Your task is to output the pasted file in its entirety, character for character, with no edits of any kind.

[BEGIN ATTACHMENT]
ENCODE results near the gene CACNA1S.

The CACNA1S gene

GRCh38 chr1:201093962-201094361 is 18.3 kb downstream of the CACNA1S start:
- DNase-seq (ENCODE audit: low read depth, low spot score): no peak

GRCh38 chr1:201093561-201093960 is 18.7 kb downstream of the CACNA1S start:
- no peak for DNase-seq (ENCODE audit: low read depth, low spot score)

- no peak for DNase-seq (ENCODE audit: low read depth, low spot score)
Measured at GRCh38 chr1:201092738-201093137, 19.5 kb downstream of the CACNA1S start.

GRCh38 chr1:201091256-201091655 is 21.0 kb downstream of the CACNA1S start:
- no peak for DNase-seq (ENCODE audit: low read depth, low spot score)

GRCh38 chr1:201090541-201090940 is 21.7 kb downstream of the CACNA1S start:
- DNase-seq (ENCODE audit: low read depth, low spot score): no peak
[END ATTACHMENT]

ENCODE results near the gene CACNA1S.

The CACNA1S gene

GRCh38 chr1:201093962-201094361 is 18.3 kb downstream of the CACNA1S start:
- DNase-seq (ENCODE audit: low read depth, low spot score): no peak

GRCh38 chr1:201093561-201093960 is 18.7 kb downstream of the CACNA1S start:
- no peak for DNase-seq (ENCODE audit: low read depth, low spot score)

- no peak for DNase-seq (ENCODE audit: low read depth, low spot score)
Measured at GRCh38 chr1:201092738-201093137, 19.5 kb downstream of the CACNA1S start.

GRCh38 chr1:201091256-201091655 is 21.0 kb downstream of the CACNA1S start:
- no peak for DNase-seq (ENCODE audit: low read depth, low spot score)

GRCh38 chr1:201090541-201090940 is 21.7 kb downstream of the CACNA1S start:
- DNase-seq (ENCODE audit: low read depth, low spot score): no peak